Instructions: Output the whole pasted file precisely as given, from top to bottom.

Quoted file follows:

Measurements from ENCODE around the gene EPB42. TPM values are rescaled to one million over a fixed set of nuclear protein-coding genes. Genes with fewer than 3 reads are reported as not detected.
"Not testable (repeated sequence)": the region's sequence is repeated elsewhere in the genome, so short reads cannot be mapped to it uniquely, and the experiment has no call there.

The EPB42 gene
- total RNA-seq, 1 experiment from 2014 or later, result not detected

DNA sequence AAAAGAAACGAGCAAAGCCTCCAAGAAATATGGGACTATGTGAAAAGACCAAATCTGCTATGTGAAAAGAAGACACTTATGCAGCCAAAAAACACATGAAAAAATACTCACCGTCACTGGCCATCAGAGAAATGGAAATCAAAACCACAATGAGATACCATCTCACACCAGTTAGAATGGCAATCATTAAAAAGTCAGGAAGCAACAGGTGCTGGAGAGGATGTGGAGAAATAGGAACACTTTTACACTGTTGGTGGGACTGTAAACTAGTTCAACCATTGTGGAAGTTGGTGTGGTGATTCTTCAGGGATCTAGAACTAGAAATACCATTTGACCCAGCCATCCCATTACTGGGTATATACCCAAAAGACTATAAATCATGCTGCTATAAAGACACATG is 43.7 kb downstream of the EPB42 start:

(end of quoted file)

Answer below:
Measurements from ENCODE around the gene EPB42. TPM values are rescaled to one million over a fixed set of nuclear protein-coding genes. Genes with fewer than 3 reads are reported as not detected.
"Not testable (repeated sequence)": the region's sequence is repeated elsewhere in the genome, so short reads cannot be mapped to it uniquely, and the experiment has no call there.

The EPB42 gene
- total RNA-seq, 1 experiment from 2014 or later, result not detected

DNA sequence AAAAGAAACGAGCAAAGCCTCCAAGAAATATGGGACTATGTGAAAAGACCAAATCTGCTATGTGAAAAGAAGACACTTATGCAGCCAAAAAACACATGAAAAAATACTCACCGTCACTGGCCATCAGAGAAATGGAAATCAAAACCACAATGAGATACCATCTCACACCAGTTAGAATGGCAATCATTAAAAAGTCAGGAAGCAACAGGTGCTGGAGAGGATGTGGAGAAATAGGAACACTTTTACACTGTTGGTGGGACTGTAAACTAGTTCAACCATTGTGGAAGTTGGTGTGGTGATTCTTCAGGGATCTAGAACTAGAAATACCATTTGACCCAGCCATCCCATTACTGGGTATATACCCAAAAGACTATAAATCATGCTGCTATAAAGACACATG is 43.7 kb downstream of the EPB42 start: